The term "squeezing" is frequently used, although it is ill defined. Definitions like "large and long lasting displacements" raise the questions about the threshold values for the magnitude and duration of displacements. Large displacements during tunnelling frequently are observed in fault zones with high overburden. Whether this causes problems very much depends on the design approach used. On the one hand, the magnitude of expected displacements has to be predicted prior to excavation to provide for enough allowance for the displacements without violating the clearance profile. On the other hand, the support characteristics must be compatible with the expected imposed strains. As the magnitude of the displacements and thus the strains in the support depend on the support capacity and its characteristic (yielding potential), only well engineered systems will be successful.

Experience in Alpine tunnels over the last decades has shown that closed shotcrete linings can sustain a strain of approximately 0.8% to 1% without failure. Any strain above this value inevitably leads to failure of the lining, and thus a loss of resistance, causing additional displacements. Based on a large number of simulations, a criterion for a critical overburden depth up to which closed linings can be used has been developed. Traditionally open gaps in the shotcrete linings have been used to allow for larger strains. To enhance the efficiency of the linings, yielding elements have been developed, which are integrated in the shotcrete lining, allowing large strains and controlled development of support resistance (Figure 2). When designing such yielding support systems, the development of the displacements, as well as the rheological behaviour of the supports must be considered. As the development of displacements to a large extent depends on the face advance, also the advance rate has to be considered, to be able to compare the time-dependent strength of the lining to the stresses developing as a result of the imposed strains. Another issue is the compatibility of the rock bolts with the large strains. With standard grouted bolts, there is a potential that the "fresh" grout is sheared due to the initially large strain rates. Special rib designs of the bolts allow for a higher strain tolerance.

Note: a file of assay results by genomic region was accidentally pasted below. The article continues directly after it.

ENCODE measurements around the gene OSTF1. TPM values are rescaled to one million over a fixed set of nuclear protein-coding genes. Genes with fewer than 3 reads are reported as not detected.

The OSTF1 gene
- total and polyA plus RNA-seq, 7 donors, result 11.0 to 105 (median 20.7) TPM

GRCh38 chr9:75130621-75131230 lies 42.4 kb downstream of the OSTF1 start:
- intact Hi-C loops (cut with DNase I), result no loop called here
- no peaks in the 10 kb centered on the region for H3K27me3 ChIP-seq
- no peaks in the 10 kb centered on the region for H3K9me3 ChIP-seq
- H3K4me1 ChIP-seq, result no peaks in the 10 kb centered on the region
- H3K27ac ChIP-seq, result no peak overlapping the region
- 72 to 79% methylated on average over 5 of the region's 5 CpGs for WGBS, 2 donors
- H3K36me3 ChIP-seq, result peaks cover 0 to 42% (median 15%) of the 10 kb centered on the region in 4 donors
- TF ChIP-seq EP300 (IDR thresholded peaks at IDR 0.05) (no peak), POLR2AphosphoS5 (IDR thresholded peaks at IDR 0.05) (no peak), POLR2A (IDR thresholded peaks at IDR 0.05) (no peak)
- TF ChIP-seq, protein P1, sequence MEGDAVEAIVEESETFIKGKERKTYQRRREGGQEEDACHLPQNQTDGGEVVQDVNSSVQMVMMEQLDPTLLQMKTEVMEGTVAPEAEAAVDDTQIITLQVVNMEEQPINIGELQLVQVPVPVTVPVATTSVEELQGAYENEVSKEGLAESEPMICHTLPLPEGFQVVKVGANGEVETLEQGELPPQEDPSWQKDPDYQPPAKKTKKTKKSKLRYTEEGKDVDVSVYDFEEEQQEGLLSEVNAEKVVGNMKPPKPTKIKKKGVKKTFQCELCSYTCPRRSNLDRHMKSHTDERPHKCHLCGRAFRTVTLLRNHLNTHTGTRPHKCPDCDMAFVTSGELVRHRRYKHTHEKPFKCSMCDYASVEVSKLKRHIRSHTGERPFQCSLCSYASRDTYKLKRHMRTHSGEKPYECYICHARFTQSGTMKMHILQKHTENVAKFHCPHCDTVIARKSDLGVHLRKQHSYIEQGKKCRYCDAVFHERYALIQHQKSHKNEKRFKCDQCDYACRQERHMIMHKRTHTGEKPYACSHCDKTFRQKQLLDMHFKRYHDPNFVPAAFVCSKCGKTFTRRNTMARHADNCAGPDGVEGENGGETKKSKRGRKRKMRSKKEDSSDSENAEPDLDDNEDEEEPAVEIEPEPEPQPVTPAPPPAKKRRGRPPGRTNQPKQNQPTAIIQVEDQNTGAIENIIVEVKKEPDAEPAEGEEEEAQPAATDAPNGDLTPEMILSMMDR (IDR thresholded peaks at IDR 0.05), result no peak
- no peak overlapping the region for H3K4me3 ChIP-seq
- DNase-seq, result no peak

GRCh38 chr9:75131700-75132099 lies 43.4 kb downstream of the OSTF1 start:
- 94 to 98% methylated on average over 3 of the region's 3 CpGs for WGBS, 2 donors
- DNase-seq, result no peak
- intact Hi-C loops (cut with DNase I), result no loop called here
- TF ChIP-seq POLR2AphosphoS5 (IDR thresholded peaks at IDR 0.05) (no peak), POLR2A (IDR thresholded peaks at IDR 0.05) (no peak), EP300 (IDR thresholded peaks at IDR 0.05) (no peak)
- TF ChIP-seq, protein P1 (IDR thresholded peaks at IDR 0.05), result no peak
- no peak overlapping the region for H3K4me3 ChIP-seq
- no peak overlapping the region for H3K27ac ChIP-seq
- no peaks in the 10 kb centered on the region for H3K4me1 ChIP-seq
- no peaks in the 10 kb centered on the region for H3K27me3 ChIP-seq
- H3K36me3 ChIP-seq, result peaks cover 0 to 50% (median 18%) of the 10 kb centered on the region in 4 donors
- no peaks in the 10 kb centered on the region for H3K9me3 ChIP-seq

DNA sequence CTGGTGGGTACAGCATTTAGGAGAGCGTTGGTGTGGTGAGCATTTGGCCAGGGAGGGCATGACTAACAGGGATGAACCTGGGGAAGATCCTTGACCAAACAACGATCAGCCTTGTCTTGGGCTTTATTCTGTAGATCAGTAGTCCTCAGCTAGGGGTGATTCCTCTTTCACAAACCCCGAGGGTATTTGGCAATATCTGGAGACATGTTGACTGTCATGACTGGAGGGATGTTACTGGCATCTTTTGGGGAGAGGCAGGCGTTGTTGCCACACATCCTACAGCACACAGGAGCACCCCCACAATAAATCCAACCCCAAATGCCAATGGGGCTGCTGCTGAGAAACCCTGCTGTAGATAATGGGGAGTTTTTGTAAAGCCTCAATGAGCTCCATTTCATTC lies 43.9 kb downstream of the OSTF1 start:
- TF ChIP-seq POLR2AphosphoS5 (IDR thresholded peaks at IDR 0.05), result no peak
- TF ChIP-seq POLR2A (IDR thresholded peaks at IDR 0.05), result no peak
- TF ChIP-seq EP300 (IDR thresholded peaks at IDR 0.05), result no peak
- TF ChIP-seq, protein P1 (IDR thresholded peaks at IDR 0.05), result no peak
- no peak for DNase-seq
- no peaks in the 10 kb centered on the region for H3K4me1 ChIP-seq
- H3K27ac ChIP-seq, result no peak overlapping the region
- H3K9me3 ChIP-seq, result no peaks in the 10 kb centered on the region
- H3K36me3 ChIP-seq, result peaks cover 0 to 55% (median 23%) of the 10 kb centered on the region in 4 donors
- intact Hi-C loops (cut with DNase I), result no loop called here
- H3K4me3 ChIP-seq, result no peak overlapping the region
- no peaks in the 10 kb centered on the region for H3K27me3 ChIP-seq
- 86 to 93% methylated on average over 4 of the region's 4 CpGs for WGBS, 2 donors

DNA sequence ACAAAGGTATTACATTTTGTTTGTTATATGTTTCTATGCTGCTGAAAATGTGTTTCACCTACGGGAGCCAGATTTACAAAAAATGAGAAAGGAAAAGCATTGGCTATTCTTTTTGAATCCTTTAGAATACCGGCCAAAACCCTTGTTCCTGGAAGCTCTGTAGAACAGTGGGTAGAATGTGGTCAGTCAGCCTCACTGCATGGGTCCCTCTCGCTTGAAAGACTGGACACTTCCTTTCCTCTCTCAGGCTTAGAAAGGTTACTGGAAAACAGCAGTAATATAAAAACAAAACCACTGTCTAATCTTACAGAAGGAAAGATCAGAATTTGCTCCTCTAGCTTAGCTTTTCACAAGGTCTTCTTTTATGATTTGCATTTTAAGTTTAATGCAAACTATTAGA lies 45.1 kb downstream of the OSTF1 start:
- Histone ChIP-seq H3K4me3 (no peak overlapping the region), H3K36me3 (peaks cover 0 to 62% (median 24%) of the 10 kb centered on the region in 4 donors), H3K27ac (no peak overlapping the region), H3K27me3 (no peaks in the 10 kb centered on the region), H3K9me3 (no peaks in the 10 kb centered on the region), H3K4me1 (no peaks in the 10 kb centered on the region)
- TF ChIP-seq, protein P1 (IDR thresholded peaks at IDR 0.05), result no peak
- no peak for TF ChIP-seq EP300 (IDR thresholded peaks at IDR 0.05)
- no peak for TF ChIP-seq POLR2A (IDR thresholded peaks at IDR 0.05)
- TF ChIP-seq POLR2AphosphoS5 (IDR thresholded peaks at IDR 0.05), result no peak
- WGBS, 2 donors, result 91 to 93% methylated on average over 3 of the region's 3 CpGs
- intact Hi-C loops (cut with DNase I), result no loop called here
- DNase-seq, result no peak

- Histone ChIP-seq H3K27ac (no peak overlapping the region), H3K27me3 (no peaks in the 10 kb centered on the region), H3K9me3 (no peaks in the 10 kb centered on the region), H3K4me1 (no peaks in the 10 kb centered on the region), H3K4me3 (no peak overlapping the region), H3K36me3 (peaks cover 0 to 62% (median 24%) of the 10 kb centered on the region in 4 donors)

For successful tunnelling through fault zones quality monitoring and up-to-date data evaluation is of crucial importance. With advanced evaluation tools, changes in the ground conditions ahead of the face can be reliably predicted. With the help of empirical relations, the development of the displacements for different advance rates and supports can be predicted, allowing for the determination of the required overexcavation.

The paper presents a review of the development of ductile elements, methods of analysis, and monitoring data interpretation.

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